Long has Ob Nixilis Reignited been somewhat of a signature card for me as a maindeck inclusion, but with the decline of decks such as B/G Winding Constrictor, I believe the mighty Planeswalker’s time has passed. One copy of Liliana, Death’s Majesty seems like a fine complement to the deck, hopefully rebuying Ishkanah, Grafwidow against a removal-heavy draw out of Mardu Vehicles.

Never//Return was probably the best card I played all weekend, answering Public Enemy #1 Gideon, Ally of Zendikar. Adding another copy to the maindeck over a Gonti, Lord of Luxury should help even more with how the metagame is, while still keeping one in the mix as a Traverse the Ulvenwald target for Game 1.

The reason I believe that B/G Delirium is a fantastic deck for this Standard metagame is because of its efficiency. You’ll note that only five cards cost more than four mana in this updated list. If we’ve learned anything from older formats, it’s that efficiency is king. Efficiency also leads to complexity, since it gives you numerous options every turn of the game. While every deck you play in Magic is likely to require a large amount of skill, I do believe this deck is more punishing for unfamiliarity than most others.

Magic isn’t something that’s cut and dried when it comes to almost any aspect of it especially sideboarding. I played against Mardu Vehicles eight times throughout the Swiss rounds of SCG Atlanta and all of them brought in a more midrange package for Games 2 and 3. That doesn’t mean they’re not capable of eschewing that plan and being the beatdown if on the play, making what to have against them all the more difficult. Here’s a general sideboarding guide for common matchups.

Mardu Vehicles



You want the most possible ways to deal with a turn 4 Gideon, Ally of Zendikar or other random planeswalker. Walking Ballista loses a lot of its luster when they remove Toolcraft Exemplar from the equation, but it’s nice to be able to find in a pinch with Traverse the Ulvenwald. The game goes long, so Tireless Tracker helps you keep up with some of their potential card advantage cards like Painful Truths.

U/R and Jeskai Control



If you’re playing against a deck with more artifacts and enchantments other than just Torrential Gearhulk, such as Cast Out, Fevered Visions, Drake Haven or Dynavolt Tower, then feel free to bring in the additional Appetite for the Unnatural over another Walking Ballista. Same goes for Manglehorn if it’s artifacts you’re after.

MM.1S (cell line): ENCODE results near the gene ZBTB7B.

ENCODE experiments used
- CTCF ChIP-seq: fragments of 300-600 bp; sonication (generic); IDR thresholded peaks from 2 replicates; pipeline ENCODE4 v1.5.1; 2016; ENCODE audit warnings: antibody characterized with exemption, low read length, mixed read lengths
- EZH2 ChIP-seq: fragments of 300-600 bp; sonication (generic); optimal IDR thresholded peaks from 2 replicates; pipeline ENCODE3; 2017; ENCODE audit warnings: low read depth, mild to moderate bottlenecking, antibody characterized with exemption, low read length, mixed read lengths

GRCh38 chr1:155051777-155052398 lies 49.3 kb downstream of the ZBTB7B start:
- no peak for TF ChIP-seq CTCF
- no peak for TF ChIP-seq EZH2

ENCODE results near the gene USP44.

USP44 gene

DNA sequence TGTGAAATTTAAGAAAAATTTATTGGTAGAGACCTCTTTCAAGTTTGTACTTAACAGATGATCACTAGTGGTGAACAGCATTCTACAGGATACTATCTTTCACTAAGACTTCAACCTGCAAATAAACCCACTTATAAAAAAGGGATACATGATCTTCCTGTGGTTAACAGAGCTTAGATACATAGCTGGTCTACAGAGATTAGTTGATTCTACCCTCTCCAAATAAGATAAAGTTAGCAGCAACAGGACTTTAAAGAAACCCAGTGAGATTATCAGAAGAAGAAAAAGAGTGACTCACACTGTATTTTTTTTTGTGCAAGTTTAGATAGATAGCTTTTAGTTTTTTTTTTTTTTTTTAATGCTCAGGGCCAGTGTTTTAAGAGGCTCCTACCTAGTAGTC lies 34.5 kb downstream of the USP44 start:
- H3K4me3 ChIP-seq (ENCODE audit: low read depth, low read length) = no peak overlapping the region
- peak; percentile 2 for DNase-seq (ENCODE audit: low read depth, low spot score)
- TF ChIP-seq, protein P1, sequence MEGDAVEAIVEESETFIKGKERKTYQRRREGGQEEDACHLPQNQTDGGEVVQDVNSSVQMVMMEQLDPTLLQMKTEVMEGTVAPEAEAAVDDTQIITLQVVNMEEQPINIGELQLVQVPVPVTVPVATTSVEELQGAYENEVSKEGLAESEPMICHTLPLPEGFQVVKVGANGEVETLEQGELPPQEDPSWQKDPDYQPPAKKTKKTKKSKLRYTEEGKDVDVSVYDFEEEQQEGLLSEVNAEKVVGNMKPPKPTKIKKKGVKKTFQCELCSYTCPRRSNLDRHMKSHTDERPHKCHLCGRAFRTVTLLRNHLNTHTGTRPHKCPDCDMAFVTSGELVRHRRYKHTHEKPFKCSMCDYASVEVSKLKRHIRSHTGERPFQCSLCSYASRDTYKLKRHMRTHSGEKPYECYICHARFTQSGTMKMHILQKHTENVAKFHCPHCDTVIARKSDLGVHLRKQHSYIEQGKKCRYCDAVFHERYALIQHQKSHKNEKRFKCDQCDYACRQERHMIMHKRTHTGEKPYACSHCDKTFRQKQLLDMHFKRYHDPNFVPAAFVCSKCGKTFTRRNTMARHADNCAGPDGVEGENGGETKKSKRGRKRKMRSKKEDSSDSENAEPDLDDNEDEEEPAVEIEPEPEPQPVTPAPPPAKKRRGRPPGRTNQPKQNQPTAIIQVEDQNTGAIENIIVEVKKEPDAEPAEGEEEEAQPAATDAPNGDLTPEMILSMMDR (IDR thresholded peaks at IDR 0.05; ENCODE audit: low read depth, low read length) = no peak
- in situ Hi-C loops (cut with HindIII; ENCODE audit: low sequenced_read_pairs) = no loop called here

Aetherworks Marvel



This might be the deck’s worst conceivable matchup, but that doesn’t mean it’s unwinnable. Long gone are the days where they have Emrakul, the Promised End. You have to be the beatdown in this matchup, and while you do sideboard out your situational removal, you’ll still need ways of killing their sideboarded Tireless Trackers or you can just fall behind and never be able to catch up with a decent draw from them. Don’t overload on ways to kill Aetherworks Marvel; with Traverse the Ulvenwald and two Manglehorn, you’ll only need one Appetite for the Unnatural. The key to winning this matchup is stripping them of Ulamog, the Ceaseless Hunger before they get to cast it.




This is a matchup that can go either way, from my experience. If your removal lines up and Liliana, the Last Hope comes down in a reasonable time frame you’ll be fine. Kalitas, Traitor of Ghet is almost exclusively for this type of matchup, since their recursion going long is too much for even Ishkanah, Grafwidow to handle.

The Mirror



Not too much here. Grim Flayer has a lot of diminishing returns as the game goes late, since it’s not one of the cards that matters on a stalled battlefield. With upwards of thirteen ways to kill an opposing Grim Flayer before it gets out of hand, I don’t mind sideboarding out a couple. The additional Ishkanah, Grafwidow isn’t necessary here. You only need one and you’ll have plenty of ways to recur it if need be. Gonti, Lord of Luxury shines here in the ways I wrote about before, as does Tireless Tracker in a similar sense if left unchecked.

There’s a lot to explore still in the week leading up to Pro Tour Amonkhet. B/G Delirium is where you’ll likely see me end up for that event because of my familiarity with the deck, but we’ll see in the few days available if something emerges from the scourge that is the Magic Online 5-0 decklists. I’m more excited for Standard than I have been in a very long time and I look forward to seeing where the Pro Tour takes us!